Among the highlights:
...perhaps the biggest factor that most national pundits are misinterpreting is the impact of the state's enormous disgust with the Ohio Republican party and in particular Governor Taft. A reader writes:Blackwell -- a longtime thorn in Taft's side -- used his outsider status in the recent GOP primary where Republicans came out in force to vote despite being called demoralized by the drive-by media. He is a charismatic and skilled politician; do not be surprised if is able to wage a campaign that paints Strickland as the logical heir to Taftian politics (higher taxes, squishy social views, and the charisma of a fish) and himself as the true reformer.
I have thought for sometime this will be the Blackwell strategy and I think he is well positioned to make a credible case to the voters of Ohio that he is more of an agent of change than the Democrat nominee, congressman Ted Strickland. And the change component here is key. Michael Barone writes; "From the 1840s to the 1990s, no party held the governorship for more than eight years. Today the Republicans are in their 16th year of controlling the governorship and the legislature. Ohio is overdue to go Democratic." That is the single biggest obstacle to Republicans retaining the governorship and the only way Blackwell will be able to overcome this factor is if he can make himself the candidate for change. As a strong fiscal and social conservative, something both the current GOP Governor and the Democratic nominee are not, Blackwell has an opportunity to present himself to the voters as the candidate of change in the race.
My Ohio friend goes on to write:The way pundits so casually dismiss Ohio as going to the Dems is uninformed. You can quote every poll there is between Strickland and Blackwell. I would caution you to look at every published poll leading up to 2005's Reform Ohio Now ballot initiatives. They showed those issues all passing by margins of between 5 and 20 points. After the state GOP's grassroots network of volunteers got done walking neighborhoods, making phone calls and driving folks to the polls, not one of the issues broke 40% affirmation. Never underestimate the network we on-the-ground folks have built up here over the last 5 years. It delivered the state for Bush in 2004. It defeated the RON initiatives in 2005. It is already formidable enough to have the New York Times -- of all lefty cheerleaders -- pretty much conceding DeWine will win this year (see last Sunday's edition) -- and it will carry Ken Blackwell to victory.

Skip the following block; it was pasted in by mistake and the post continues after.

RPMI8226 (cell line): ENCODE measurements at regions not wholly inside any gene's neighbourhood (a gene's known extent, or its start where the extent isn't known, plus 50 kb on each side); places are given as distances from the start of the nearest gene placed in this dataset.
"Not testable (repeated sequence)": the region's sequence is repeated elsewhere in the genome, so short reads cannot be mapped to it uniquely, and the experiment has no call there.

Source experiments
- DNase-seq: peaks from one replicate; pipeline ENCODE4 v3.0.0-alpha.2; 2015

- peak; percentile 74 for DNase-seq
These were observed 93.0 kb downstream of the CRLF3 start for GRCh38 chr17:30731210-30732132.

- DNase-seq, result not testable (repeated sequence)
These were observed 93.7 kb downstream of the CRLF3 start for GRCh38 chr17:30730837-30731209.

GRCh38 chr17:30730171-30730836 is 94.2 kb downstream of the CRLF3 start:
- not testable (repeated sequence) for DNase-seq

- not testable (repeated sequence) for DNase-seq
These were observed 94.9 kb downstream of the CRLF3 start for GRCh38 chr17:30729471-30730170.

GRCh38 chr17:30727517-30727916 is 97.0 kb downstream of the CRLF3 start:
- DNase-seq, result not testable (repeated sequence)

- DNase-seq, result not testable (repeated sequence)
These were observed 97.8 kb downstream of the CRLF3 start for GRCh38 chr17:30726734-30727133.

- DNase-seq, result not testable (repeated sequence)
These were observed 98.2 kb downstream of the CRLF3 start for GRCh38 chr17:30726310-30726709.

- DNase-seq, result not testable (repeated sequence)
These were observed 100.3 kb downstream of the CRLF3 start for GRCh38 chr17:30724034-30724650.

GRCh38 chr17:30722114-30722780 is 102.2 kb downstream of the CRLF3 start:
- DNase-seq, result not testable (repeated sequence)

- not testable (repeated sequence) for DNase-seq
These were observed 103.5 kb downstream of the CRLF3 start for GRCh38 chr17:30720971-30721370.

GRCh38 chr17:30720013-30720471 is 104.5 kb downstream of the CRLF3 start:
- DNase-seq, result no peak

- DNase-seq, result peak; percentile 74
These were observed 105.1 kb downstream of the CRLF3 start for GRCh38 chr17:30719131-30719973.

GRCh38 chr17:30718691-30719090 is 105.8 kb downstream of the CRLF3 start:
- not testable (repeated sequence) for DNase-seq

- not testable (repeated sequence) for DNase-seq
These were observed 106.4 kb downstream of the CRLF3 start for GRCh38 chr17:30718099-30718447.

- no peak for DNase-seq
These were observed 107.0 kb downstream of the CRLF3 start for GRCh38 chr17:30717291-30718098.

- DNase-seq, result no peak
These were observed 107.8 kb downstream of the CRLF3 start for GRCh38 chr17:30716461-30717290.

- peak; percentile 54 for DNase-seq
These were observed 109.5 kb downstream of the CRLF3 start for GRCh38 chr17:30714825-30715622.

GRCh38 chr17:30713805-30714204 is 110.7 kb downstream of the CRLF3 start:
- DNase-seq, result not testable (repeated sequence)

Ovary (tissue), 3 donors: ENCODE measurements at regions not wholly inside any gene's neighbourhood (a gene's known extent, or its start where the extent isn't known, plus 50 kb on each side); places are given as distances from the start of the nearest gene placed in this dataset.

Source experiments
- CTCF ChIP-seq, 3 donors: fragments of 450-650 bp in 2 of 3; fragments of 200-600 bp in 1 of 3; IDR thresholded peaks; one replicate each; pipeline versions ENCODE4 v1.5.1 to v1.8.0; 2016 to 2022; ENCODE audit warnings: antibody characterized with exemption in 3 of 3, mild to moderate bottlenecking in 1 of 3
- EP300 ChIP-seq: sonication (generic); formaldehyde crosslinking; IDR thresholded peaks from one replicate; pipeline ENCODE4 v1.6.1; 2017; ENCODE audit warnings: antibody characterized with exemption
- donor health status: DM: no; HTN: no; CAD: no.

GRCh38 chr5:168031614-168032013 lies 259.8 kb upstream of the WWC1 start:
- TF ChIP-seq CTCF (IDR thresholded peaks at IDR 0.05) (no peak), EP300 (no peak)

These are all valid points and coupled with Barone's analysis of the raw voting numbers (not polls here, but actual votes) where he admits that the numbers from Ohio were not as bad for Republicans as he expected.Turnout on both sides was robust, as it was in November 2004, when Ohio cast 5,627,908 votes, 687,491 more than its previous high (in 1992). People may be turned off by politics and politicians, but they're still voting like crazy--or at least in greater numbers than in the recent past. And people may be turned off by Republicans, but a lot of Republicans are still voting. This parallels what I saw in the special election last month in the 50th Congressional District of California. Somehow, despite all the discouraging news and dismal poll numbers, there are a lot of plodding, dull, dutiful people, too stubborn to take instruction from their betters in the mainstream media, who insist on going out and voting Republican. Hard to explain. But that's what the numbers seem to say.
Read the whole thing!